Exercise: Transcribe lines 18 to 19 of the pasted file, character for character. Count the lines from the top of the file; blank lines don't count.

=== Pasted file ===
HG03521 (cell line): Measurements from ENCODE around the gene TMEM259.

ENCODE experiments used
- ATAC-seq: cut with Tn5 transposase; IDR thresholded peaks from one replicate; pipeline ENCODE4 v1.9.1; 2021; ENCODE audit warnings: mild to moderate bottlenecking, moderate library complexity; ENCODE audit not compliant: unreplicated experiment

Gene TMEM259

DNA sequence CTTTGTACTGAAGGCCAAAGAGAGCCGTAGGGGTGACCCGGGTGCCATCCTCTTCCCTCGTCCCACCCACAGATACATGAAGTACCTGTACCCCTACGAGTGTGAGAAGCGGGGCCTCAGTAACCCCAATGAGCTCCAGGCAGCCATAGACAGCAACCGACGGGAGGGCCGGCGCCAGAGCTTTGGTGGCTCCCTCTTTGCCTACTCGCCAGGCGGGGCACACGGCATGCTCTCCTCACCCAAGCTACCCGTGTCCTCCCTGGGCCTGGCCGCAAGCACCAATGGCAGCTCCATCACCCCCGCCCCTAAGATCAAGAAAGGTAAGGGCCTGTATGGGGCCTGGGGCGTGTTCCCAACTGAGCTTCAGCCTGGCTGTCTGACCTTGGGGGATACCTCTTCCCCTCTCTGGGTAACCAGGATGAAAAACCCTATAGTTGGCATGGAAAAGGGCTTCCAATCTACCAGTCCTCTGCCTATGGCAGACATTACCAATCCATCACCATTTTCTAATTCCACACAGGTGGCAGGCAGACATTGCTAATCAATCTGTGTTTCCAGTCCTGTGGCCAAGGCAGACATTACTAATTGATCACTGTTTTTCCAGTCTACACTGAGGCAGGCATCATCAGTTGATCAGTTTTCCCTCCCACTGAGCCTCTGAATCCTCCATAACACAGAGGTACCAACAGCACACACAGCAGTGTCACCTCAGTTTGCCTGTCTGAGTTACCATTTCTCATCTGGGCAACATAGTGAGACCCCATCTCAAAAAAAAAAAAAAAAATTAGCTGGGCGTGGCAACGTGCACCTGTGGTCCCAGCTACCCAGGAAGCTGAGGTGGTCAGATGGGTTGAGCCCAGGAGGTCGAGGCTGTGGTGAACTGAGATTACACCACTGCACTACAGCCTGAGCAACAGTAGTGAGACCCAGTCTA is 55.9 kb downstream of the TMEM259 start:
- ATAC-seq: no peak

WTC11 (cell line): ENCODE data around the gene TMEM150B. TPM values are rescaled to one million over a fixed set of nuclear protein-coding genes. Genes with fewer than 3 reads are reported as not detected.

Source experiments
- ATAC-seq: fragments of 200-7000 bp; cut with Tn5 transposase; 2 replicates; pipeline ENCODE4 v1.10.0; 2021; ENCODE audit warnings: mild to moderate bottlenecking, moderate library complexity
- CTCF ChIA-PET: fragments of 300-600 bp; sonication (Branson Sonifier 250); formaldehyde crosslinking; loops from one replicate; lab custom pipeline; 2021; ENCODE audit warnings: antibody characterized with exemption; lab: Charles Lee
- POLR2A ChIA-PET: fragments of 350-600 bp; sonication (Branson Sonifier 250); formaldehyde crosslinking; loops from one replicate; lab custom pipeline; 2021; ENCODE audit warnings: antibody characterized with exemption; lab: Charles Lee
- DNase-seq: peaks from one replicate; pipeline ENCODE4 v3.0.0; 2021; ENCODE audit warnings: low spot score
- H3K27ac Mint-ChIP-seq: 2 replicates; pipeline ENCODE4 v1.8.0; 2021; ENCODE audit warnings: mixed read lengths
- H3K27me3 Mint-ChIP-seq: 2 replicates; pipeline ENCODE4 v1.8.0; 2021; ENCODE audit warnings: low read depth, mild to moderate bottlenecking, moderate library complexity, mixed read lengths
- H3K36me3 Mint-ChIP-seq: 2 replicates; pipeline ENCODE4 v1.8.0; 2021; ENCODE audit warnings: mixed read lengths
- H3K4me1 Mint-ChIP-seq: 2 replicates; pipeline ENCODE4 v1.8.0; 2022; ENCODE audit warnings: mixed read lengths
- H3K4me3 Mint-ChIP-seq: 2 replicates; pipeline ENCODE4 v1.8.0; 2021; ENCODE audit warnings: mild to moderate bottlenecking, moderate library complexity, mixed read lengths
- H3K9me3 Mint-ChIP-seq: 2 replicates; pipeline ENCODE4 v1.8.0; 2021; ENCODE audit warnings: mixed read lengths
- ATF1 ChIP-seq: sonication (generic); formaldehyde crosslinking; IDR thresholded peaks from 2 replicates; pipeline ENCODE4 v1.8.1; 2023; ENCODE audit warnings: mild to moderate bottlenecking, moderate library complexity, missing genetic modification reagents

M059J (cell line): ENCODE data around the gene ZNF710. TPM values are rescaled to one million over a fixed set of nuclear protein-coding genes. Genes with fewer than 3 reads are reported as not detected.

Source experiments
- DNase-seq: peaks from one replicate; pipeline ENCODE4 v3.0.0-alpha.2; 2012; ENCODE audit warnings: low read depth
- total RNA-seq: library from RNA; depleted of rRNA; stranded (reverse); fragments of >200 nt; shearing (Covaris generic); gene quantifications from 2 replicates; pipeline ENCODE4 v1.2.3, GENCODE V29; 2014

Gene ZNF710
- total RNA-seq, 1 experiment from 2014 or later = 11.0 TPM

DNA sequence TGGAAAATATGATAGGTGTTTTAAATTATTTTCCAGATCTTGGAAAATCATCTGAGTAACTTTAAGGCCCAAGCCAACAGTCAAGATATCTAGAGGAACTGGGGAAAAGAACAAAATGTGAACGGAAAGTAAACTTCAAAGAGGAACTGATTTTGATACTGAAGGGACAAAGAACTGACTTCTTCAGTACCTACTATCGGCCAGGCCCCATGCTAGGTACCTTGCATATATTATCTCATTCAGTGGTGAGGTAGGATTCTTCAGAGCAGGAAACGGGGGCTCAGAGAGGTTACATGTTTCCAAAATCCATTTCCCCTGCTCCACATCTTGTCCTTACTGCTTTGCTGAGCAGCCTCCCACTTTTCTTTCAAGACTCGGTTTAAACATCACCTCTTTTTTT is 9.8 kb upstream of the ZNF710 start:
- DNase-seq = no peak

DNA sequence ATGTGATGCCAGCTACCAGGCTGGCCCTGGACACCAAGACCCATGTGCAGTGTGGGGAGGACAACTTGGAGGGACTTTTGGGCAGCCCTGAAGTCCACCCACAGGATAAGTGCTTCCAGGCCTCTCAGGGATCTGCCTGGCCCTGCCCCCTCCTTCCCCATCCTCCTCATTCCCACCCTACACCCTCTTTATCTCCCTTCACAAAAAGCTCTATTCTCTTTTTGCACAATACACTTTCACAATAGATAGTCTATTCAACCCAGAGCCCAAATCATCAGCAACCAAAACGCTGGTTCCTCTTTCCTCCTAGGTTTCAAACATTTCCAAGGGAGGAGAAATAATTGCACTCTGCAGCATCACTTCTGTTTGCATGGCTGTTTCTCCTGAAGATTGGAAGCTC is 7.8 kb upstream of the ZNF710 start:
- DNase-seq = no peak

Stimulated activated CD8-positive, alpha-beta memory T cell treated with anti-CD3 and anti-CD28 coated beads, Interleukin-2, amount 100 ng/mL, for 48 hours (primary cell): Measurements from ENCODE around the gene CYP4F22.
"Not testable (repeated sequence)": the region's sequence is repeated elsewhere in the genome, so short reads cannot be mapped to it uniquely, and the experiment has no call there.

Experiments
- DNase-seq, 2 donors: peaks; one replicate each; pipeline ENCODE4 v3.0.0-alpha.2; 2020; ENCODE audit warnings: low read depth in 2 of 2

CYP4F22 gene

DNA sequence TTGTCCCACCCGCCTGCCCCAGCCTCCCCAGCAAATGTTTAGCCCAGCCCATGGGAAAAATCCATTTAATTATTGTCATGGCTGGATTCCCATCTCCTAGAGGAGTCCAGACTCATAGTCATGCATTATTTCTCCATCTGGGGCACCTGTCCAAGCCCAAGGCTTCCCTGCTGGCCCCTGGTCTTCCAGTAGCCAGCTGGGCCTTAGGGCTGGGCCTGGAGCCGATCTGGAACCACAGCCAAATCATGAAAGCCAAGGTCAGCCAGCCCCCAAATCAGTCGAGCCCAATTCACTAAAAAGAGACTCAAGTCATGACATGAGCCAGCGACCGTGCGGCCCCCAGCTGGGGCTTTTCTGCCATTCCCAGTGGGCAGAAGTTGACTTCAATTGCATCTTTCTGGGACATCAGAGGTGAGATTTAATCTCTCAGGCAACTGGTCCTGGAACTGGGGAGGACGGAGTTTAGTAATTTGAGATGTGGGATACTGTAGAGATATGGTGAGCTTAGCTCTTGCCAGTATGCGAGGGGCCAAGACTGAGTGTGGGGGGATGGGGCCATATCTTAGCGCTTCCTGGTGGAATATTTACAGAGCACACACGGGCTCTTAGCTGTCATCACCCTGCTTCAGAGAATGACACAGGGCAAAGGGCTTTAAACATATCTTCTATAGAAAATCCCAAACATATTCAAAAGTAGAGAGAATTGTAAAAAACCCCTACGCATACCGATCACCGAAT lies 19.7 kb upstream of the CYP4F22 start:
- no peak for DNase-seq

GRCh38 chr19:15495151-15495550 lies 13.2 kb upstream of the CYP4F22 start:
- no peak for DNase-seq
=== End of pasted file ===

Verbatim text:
- H3K9me3 Mint-ChIP-seq: 2 replicates; pipeline ENCODE4 v1.8.0; 2021; ENCODE audit warnings: mixed read lengths
- ATF1 ChIP-seq: sonication (generic); formaldehyde crosslinking; IDR thresholded peaks from 2 replicates; pipeline ENCODE4 v1.8.1; 2023; ENCODE audit warnings: mild to moderate bottlenecking, moderate library complexity, missing genetic modification reagents